For example, a raw material producer will have to take certifications for labour practices,
sustainability of material and environmental practices, where the input to the blockchain will be ‘quantity of harvested certified cotton’. What to be validated will be ‘Quantity sold <= Quantity certified’.
For manufacturer, the validation will happen for ‘Cotton consumed <= purchased certified cotton’ and ‘Quantity sold <= quantity certified’. While, for retailers, the validation will happen for ‘Fabric consumed <= Certified purchased fabric’ and ‘Date of production < certification expiry’.
How to track data across the supply chain and handle issues of data privacy…
Traceability across the supply chain presents unique challenges. Data must be collected not only from a retailer’s direct suppliers, but also across sub-suppliers until the raw material providers have been found. To efficiently capture data, some level of classification will need to be considered (such as batches or standardized quantities) in order to adhere to the industries’ norms.
Although this is a developing area, the digitisation of the product element can be used by incorporating bar codes, serial numbers, radio-frequency identification (RFID), near field communication (NFC) and Internet of Things (IoT) sensors.
A major issue in the process is ‘Privacy of data’ while managing commercially sensitive information and blockchain types. While supply chain partners want full transparency, the fact of the matter is that a majority of participants are competitors and would like to protect their data. Manufacturers A and B may not want the selling price of a shirt, or their relationship with producers to be revealed through transactions on a common network. Hence, the ongoing blockchain debate: public, private or consortium-led blockchain alternatives.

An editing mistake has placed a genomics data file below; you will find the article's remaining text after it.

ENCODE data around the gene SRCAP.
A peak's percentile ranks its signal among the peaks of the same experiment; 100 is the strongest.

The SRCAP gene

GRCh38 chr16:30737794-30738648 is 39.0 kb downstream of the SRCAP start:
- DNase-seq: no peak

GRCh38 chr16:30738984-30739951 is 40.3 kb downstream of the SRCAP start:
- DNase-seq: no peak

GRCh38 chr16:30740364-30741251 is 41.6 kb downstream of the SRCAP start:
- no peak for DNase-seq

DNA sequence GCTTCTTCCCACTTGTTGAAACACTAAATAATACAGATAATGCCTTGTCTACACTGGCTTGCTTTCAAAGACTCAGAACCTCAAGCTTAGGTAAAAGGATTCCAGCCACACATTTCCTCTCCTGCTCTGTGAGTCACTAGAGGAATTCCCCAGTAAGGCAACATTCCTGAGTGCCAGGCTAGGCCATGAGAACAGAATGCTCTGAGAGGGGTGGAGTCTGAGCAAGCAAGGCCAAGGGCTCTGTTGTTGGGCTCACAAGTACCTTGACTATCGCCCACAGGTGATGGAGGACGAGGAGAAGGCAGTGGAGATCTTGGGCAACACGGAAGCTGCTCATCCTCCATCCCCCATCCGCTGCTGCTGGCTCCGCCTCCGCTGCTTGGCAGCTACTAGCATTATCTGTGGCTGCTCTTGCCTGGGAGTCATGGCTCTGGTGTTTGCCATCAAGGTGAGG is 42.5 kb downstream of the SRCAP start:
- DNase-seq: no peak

A public blockchain (e.g., Bitcoin, Ethereum) is open, and anyone with computing capacity can contribute to the network and manage the ledger. While in a private blockchain, one or more businesses have authority to decide who can join and which members can write, edit or view information in the digital ledger. The consortium provides a hybrid between the public and private models.
Despite the many challenges, organisations confront in unlocking DLT’s full potential. Forming a consortium can help individual companies overcome the trust barrier and encourage stronger collaboration to solve deep-seated industry challenges. Various industry organisational bodies such as Better Cotton Initiative (BCI)14 and The Sustainable Apparel Coalition along with a number of start-ups (Provence, Sourcemap and Skuchain) are exploring ways to integrate and implement blockchain technology into the supply chain through their POCs.